Welcome to Business-Software.com’s addition to the blog, a weekly series called From the Community where we highlight questions from our community members. Join us each Friday as we dive into the featured inquiry.
Content management system (CMS) is a term that most people know today. WordPress alone spans more than 60 million websites — nearly 20 percent of the internet. We look at and navigate company content management systems every day. But little does the general public know, building websites is not CMS’s only purpose. Essentially, CMS does what its name entails: it manages company content.
For this Friday’s From the Community, let’s join Aaron B who asks, “What is the best CMS for managing a company?”
To answer this question effectively, let’s first evaluate what makes a CMS platform unique as a business tool.
Content management software platforms steamline and standardize the creation, editing, sharing and databasing of all the content you need to keep a business running. CMS can be an intranet or extranet of information and files, easily accessible and searchable by anyone in the organization.
Information is the essence of modern companies. With the rise of big data, storing and managing massive amounts of content is one of the burdens of a 21st century company. This requires companies to implement greater storage and management capacities in a manner that allows for easy access and real-time monitoring. The database needs to be both structured and unstructured in order to manage the scale and diversity of content.
Today companies of all sizes can benefit from digitally storing files. In essence it’s a paperless version of file cabinets, but with the storage capacity of a warehouse.
To delve into a deeper understanding of CMS, let’s compare it against a similar, but different, kind of software.
It’s true: CMS and document management are confusingly alike. They both help streamline information from end to end. They support all phases of a file’s lifecycle from drafting to review. Both fully automate and coordinate workflows as well as design templates. And they seem to have the end goal of helping to improve productivity and accelerate time to publish.
But even with all of these similarities, the difference between content management and document management is this: the type of information they manage. Document management works in the realm of documents — hence “document” in its title — like spreadsheets, PDFs and word documents. It digitizes and archives files, tracking and managing new documents throughout their lifecycle. Document management systems often have advanced scanning and digitizing tools that cannot be found in most CMS.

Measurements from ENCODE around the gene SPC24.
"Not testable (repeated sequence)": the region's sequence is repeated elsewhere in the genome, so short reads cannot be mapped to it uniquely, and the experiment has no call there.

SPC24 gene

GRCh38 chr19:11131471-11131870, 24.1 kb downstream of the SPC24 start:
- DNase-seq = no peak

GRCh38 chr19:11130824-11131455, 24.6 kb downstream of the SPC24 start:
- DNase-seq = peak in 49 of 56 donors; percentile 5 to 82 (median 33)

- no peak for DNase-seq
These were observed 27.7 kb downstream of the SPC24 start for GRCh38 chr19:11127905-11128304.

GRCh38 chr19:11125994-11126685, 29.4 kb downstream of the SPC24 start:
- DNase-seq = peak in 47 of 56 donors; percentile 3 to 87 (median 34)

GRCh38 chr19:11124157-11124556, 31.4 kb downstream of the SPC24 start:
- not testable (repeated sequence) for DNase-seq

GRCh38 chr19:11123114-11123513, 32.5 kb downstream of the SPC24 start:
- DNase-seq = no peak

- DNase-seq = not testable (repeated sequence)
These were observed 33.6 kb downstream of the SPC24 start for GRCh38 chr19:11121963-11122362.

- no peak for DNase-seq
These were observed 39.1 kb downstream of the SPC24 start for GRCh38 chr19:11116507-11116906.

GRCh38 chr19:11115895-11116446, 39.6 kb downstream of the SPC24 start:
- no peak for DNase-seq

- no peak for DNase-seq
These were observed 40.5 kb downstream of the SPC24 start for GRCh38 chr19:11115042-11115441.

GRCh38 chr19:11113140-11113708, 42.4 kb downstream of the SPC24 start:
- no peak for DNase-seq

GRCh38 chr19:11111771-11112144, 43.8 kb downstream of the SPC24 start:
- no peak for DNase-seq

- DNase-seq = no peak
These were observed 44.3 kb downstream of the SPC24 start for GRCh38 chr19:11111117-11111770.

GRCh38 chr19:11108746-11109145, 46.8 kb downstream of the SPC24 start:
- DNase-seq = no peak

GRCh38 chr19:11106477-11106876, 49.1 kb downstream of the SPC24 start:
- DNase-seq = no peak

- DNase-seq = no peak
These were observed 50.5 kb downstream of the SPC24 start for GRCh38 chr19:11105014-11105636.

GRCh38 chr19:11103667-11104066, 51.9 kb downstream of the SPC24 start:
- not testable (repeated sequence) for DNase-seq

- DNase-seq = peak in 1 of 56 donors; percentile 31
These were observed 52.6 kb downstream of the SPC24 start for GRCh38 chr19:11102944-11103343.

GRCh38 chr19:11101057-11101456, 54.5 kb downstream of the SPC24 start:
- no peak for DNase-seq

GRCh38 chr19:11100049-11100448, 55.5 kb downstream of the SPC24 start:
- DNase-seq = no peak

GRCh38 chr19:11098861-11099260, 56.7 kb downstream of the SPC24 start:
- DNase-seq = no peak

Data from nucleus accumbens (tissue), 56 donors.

Unsurprisingly, CMS focuses on digital content. It manages digital assets rather than documents and focuses more on its unstructured and scalable database. CMS is more about authoring pages directly on the platform to be rendered into a coded page — most likely a web page.
One example of an all-around powerful platform is dotCMS, whose enterprise open source edition includes intranet, extranet and portal content. The solution is cloud hosted, multi-site and mobile enabled, including complete API integration and a simple yet flexible workflow. Another popular CMS is Sitecore, which branches out into customer engagement and digital marketing tools for greater control of the whole business.
Determining the “best” CMS for your file management needs isn’t so easy. Like any company, one has to determine what it expects to gain from a CMS. In order to help discover what solution is best for you, Business-Software.com’s CMS resource page lists additional reading material on both document management and content management. Some may seek a powerful database to manage knowledge within a company. Or maybe you will find that a CMS is not your solution at all, but a document management system is. Whatever your personal needs are, our Top 10 CMS report will list the solution that captures the vision you have for your company.
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